Throwback Thursday: Lewis – The Man Who Fell To Earth?

lewis l'amour lp light in the attic 2014

Eric Schlitter writes and operates his own blog The 13th Track. Throwback Thursday is his bi-weekly installment for the Styrofoam Drone, where Eric focuses on reissues of old albums and archival material from the depths of the vinyl underground.

Landing somewhere between mid period Jandek, Scott Walker’s reading of Tennessee Williams’ Blanket Roll Blues, and the soundtrack to a David Lynch film is the mysterious artist known as LEWIS and the album he christened, L’Amour.

Breathing the same rarified air as such 1980’s private press oddball geniuses like Bobb Trimble, Stan Hubbs and Jeff Eubank; Lewis is almost more question mark than man at this point with the ethereal L’Amour, his inadvertent calling card. Barely released in 1983 on the unknown R.A.W. record label, it was uncovered in an Edmonton flea market and from there it began its second life, culminating in a reissue on the venerable Light In The Attic label in 2014.

L’Amour boasts a sort of delicate monochromatic beauty, much like the striking cover photo of Lewis (taken by L.A. punk rock photographer Ed Colver and paid for by the artist in question with a rubber check). The music is stark, spare and at times quite moving. The album boasts a clutch of skeletal, barely-there compositions, with a piano or guitar providing the foundation and accompanied by a sometimes warbling, or sometimes prettily droning synthesizer. Then there are Lewis vocals – a sad, strange, soulful voice that at times sounds like he’s either mumbling, half remembering or improvising lyrics.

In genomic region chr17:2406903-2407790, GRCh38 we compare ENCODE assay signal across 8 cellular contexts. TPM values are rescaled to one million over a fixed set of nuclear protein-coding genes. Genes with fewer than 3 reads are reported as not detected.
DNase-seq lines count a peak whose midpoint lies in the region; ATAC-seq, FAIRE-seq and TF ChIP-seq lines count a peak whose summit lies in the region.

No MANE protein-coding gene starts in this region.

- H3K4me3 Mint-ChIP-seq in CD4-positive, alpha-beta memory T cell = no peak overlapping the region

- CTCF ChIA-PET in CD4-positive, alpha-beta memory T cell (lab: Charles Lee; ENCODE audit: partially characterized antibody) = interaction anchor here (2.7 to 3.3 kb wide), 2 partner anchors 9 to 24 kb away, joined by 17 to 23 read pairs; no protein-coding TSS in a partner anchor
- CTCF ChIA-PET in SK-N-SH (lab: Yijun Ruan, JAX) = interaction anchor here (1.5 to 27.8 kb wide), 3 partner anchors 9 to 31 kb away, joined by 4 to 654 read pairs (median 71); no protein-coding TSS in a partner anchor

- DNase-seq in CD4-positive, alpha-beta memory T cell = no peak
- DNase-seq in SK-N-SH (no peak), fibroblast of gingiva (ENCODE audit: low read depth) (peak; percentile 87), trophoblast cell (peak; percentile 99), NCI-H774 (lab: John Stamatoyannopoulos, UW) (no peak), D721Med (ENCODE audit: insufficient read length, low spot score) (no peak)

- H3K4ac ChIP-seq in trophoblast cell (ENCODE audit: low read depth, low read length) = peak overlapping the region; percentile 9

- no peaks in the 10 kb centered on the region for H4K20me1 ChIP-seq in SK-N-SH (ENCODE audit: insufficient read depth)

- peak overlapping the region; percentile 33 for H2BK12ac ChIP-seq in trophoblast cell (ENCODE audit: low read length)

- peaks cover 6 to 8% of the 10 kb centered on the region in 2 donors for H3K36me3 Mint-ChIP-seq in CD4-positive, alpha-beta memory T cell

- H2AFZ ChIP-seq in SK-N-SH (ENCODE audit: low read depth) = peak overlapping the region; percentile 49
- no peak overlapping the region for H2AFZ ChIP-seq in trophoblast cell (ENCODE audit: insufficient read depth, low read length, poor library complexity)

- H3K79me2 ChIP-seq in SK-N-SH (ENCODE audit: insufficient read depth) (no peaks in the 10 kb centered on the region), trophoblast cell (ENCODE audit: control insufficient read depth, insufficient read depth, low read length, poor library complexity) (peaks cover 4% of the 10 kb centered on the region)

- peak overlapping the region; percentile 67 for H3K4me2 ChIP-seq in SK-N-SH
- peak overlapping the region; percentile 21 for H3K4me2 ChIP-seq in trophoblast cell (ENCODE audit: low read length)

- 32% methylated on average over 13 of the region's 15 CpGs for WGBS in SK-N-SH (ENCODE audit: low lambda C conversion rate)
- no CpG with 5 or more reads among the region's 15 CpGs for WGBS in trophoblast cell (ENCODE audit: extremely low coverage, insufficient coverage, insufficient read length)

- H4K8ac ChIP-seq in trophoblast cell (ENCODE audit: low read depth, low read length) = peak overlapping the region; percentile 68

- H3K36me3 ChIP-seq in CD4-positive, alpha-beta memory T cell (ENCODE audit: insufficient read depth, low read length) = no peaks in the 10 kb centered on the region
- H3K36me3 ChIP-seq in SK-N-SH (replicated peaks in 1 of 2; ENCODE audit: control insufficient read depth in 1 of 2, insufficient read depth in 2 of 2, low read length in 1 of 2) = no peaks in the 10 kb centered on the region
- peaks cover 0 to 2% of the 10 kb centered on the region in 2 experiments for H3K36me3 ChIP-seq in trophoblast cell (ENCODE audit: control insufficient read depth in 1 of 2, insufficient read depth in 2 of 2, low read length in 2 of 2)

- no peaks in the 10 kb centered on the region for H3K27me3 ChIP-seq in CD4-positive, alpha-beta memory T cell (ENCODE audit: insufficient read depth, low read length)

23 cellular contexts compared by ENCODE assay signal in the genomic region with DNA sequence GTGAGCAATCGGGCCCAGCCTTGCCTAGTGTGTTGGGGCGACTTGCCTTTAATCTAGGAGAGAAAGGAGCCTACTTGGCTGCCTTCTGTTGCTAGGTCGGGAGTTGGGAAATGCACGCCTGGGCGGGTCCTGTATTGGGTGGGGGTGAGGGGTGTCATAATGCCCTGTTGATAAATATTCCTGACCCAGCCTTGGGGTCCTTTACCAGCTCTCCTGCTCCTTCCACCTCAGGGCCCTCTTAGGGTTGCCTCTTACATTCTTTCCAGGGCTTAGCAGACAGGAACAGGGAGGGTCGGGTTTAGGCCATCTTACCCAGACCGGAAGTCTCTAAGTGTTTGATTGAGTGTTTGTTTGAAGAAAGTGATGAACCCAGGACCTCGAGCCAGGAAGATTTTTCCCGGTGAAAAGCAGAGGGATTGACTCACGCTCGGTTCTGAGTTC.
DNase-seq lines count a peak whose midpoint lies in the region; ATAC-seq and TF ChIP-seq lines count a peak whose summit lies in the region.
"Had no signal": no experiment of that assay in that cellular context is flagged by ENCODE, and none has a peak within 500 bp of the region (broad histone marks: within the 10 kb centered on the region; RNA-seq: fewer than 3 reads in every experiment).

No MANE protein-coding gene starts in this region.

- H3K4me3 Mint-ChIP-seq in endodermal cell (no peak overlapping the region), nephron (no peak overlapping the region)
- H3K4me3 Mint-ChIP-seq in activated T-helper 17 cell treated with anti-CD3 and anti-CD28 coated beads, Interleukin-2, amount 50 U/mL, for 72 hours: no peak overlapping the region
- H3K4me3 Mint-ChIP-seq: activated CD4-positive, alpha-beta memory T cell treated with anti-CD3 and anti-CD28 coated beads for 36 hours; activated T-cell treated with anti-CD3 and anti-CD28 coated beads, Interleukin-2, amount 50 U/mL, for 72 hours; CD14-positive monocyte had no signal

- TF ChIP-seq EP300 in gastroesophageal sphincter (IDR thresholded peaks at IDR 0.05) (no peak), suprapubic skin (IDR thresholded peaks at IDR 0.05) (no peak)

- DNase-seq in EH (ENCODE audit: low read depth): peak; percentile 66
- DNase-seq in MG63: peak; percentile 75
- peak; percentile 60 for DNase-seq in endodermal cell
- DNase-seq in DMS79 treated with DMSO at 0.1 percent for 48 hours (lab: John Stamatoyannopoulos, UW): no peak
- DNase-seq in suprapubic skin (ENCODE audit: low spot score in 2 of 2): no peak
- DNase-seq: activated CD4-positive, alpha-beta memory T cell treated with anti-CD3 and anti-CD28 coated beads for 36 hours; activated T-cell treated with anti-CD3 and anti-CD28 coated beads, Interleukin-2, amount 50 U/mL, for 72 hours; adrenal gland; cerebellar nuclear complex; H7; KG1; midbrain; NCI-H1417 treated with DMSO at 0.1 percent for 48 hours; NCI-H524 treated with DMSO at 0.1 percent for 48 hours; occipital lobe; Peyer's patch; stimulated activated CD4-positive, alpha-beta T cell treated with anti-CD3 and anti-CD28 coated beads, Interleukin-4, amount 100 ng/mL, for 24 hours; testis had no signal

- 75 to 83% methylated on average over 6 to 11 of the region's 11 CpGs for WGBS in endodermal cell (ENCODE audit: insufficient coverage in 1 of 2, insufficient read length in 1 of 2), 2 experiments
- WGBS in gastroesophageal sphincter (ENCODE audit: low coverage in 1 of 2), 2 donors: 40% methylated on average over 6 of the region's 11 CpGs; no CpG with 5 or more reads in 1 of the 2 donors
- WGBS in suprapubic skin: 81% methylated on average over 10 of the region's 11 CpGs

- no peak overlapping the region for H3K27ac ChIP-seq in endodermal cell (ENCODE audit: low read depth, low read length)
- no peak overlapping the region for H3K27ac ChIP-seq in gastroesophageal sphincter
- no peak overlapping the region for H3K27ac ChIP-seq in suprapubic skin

Album opener “I Thought The World of You” starts things off on a down note and it doesn’t really let up. From there, the record segues into the creepy folk-blues spider walk of a tune “Cool Night in Paris.” L’Amour continues to build and swell as each track flows into the next, as if each track is really part of one larger song cycle. Slightly past the mid point is the icy, new age instrumental coolness of the cosmic “Summer’s Moon.” The album closes with the melancholy “Romance for Two,” which seems to mine the same soaring and boring singer-songwriter mope of an alternative universe Runt-era Todd Rundgren or perhaps some lost Carole King demo.

Perhaps Lewis was just bummed that either his stock portfolio tanked and his white Mercedes got repossessed or that he is never going to be able to repair his spaceship to get back to his home planet. We might never know, since as of the time of this writing, despite the label’s full efforts to turn him up; Lewis remains in the shadows. Isn’t it almost better that way?

Throwback Thursday #01
Genre/ Tags: Ambient, Folk, Ethereal
L’Amour LP: Tracklist:
1.) I Thought the World of You
2.) Cool Night in Paris
3.) My Whole Life
4.) Even Rainbows Turn Blue
5.) Like To See You Again
6.) Things Just Happen That Way
7.) Summer’s Moon
8.) Let’s Fall in Love Tonight
9.) Love Showered Me
10.) Romance for Two

PREORDER the LP from Light in the Attic – black and clear vinyl pre-orders available !

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